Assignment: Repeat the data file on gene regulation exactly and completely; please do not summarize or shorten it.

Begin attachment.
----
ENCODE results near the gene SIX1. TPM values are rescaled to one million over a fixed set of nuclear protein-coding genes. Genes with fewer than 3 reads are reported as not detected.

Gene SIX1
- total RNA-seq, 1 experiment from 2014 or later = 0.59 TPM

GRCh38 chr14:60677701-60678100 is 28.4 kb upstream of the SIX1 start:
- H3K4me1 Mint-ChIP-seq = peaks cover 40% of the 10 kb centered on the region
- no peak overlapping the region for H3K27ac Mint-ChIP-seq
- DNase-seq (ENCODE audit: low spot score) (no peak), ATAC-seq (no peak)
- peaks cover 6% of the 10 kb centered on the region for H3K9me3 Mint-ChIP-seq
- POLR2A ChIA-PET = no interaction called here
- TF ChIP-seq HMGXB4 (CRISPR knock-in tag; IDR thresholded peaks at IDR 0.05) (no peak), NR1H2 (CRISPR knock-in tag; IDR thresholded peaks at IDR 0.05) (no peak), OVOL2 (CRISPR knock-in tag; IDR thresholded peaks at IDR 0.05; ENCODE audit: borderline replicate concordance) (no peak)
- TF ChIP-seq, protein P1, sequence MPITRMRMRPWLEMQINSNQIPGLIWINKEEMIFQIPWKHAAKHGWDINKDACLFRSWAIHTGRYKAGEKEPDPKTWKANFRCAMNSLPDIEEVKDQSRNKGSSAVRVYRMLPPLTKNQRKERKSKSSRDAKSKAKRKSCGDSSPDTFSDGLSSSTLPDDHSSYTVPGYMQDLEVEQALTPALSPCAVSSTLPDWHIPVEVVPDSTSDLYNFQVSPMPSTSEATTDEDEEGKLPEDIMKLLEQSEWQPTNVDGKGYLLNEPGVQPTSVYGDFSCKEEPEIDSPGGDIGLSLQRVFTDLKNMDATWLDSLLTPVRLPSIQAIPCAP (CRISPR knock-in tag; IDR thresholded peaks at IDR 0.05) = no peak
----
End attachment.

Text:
ENCODE results near the gene SIX1. TPM values are rescaled to one million over a fixed set of nuclear protein-coding genes. Genes with fewer than 3 reads are reported as not detected.

Gene SIX1
- total RNA-seq, 1 experiment from 2014 or later = 0.59 TPM

GRCh38 chr14:60677701-60678100 is 28.4 kb upstream of the SIX1 start:
- H3K4me1 Mint-ChIP-seq = peaks cover 40% of the 10 kb centered on the region
- no peak overlapping the region for H3K27ac Mint-ChIP-seq
- DNase-seq (ENCODE audit: low spot score) (no peak), ATAC-seq (no peak)
- peaks cover 6% of the 10 kb centered on the region for H3K9me3 Mint-ChIP-seq
- POLR2A ChIA-PET = no interaction called here
- TF ChIP-seq HMGXB4 (CRISPR knock-in tag; IDR thresholded peaks at IDR 0.05) (no peak), NR1H2 (CRISPR knock-in tag; IDR thresholded peaks at IDR 0.05) (no peak), OVOL2 (CRISPR knock-in tag; IDR thresholded peaks at IDR 0.05; ENCODE audit: borderline replicate concordance) (no peak)
- TF ChIP-seq, protein P1, sequence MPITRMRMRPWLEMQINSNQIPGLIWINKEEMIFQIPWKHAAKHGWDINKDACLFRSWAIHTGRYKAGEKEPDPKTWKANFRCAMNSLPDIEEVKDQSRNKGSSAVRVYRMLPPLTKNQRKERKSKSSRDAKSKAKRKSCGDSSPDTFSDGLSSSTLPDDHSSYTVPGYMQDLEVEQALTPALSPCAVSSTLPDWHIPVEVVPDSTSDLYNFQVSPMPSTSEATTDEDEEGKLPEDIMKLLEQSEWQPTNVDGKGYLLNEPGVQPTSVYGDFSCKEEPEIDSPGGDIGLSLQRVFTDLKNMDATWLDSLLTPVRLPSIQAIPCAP (CRISPR knock-in tag; IDR thresholded peaks at IDR 0.05) = no peak